Sanofi beefs up its autoimmune pipeline with a biotech deal

Sanofi ($SNY) has inked a discovery-stage agreement in hopes of developing a fleet of new autoimmune disease treatments, homing in on a novel pathway alongside a Dutch biotech.

Under the deal, Sanofi will pay an undisclosed upfront sum to Lead Pharma to collaborate on small-molecule treatments targeting a group of nuclear hormone receptors called ROR gamma t. Those receptors play a role in the production of interleukin-17, a pro-inflammatory signaling protein, and Sanofi believes blocking ROR gamma t could help treat rheumatoid arthritis, psoriasis and inflammatory bowel disease.

With that guiding principle, the two companies plan to get rolling on the drug discovery process, hoping to begin human trials in three to four years. Along the way, Lead Pharma is eligible for R&D, regulatory and commercial milestone payments tied to any and all drugs resulting from the collaboration, while Sanofi will take the helm on clinical development and global marketing.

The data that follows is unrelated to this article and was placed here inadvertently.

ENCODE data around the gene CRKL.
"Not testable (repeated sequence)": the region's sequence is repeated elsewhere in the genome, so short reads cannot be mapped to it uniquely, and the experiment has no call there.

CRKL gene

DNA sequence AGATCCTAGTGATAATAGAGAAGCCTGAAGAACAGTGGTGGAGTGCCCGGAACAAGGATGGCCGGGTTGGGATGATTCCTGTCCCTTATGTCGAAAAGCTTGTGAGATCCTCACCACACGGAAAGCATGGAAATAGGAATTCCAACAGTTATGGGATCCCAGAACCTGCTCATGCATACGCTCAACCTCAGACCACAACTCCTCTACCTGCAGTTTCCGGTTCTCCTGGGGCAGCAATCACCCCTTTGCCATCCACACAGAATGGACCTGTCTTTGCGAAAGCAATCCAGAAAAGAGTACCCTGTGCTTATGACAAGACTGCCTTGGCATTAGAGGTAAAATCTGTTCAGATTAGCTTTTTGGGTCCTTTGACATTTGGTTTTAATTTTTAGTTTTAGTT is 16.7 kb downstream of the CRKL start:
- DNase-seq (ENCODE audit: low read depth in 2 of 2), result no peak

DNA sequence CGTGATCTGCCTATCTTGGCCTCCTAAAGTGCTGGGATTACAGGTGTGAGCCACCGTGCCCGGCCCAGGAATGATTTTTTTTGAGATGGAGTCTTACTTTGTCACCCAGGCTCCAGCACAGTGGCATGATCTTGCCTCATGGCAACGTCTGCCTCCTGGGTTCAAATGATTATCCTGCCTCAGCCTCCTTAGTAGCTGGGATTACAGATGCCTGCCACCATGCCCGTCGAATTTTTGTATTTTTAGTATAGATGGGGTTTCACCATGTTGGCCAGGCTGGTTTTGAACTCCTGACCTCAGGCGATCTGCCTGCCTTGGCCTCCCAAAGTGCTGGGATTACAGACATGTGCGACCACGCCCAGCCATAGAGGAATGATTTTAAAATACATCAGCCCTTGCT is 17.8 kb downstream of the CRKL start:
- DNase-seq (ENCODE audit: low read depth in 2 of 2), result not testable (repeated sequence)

The deal gives Sanofi a chance to build out its pipeline of autoimmune and anti-inflammatory treatments, a field in which it has struggled to innovate on its own. The drugmaker's only late-stage autoimmune assets are the Regeneron ($REGN)-partnered sarilumab and dupilumab, and its midstage work is more focused on rare diseases and cancer.

And, by spotlighting an end-around path toward attacking interleukin-17, Sanofi is taking a new spin on what's expected to be a blockbuster corner of biology. A cadre of drugmakers is racing to cash in on antibodies targeting the protein to treat psoriasis and other diseases, led by Novartis ($NVS) and its recently approved Cosentyx. Amgen ($AMGN) and AstraZeneca's ($AZN) brodalumab and Eli Lilly's ($LLY) ixekizumab are next among interleukin-17-targeting treatments, hoping to win eventually win approvals for psoriatic arthritis, ankylosing spondylitis and rheumatoid arthritis.

While Sanofi and Lead Pharma are years away from competing with those antibodies, if they can effectively block interleukin-17 with an oral drug, they could disrupt what's expected to be a multibillion-dollar market.

"Anti-ROR gamma t therapies represent a groundbreaking opportunity that we are eager and motivated to pursue through our collaboration with Lead Pharma," Sanofi Vice President Christian Antoni said in a statement. "At Sanofi, we believe networked innovations--working collaboratively across science sectors--is the most effective way to bring meaningful new therapies to patients."

- read the statement

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